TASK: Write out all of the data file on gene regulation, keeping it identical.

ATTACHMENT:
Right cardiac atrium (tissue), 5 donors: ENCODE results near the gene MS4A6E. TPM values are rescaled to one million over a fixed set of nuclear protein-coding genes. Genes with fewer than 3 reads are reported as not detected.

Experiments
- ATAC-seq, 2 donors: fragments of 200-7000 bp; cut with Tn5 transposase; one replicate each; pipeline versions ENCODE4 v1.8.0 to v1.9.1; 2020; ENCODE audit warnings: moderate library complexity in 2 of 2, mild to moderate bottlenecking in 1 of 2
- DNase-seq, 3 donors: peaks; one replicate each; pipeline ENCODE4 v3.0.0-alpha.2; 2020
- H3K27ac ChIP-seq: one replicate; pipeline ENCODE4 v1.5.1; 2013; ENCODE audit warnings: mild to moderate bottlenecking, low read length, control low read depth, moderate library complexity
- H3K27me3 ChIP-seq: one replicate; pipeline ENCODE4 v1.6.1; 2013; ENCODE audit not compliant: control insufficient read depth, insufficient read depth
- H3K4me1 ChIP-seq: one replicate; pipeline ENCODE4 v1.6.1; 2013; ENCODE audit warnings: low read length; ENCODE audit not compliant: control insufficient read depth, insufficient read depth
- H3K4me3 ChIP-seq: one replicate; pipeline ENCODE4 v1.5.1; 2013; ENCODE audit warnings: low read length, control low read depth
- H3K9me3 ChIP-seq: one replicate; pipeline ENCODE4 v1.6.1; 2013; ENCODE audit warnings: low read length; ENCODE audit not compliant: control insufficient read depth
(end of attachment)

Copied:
Right cardiac atrium (tissue), 5 donors: ENCODE results near the gene MS4A6E. TPM values are rescaled to one million over a fixed set of nuclear protein-coding genes. Genes with fewer than 3 reads are reported as not detected.

Experiments
- ATAC-seq, 2 donors: fragments of 200-7000 bp; cut with Tn5 transposase; one replicate each; pipeline versions ENCODE4 v1.8.0 to v1.9.1; 2020; ENCODE audit warnings: moderate library complexity in 2 of 2, mild to moderate bottlenecking in 1 of 2
- DNase-seq, 3 donors: peaks; one replicate each; pipeline ENCODE4 v3.0.0-alpha.2; 2020
- H3K27ac ChIP-seq: one replicate; pipeline ENCODE4 v1.5.1; 2013; ENCODE audit warnings: mild to moderate bottlenecking, low read length, control low read depth, moderate library complexity
- H3K27me3 ChIP-seq: one replicate; pipeline ENCODE4 v1.6.1; 2013; ENCODE audit not compliant: control insufficient read depth, insufficient read depth
- H3K4me1 ChIP-seq: one replicate; pipeline ENCODE4 v1.6.1; 2013; ENCODE audit warnings: low read length; ENCODE audit not compliant: control insufficient read depth, insufficient read depth
- H3K4me3 ChIP-seq: one replicate; pipeline ENCODE4 v1.5.1; 2013; ENCODE audit warnings: low read length, control low read depth
- H3K9me3 ChIP-seq: one replicate; pipeline ENCODE4 v1.6.1; 2013; ENCODE audit warnings: low read length; ENCODE audit not compliant: control insufficient read depth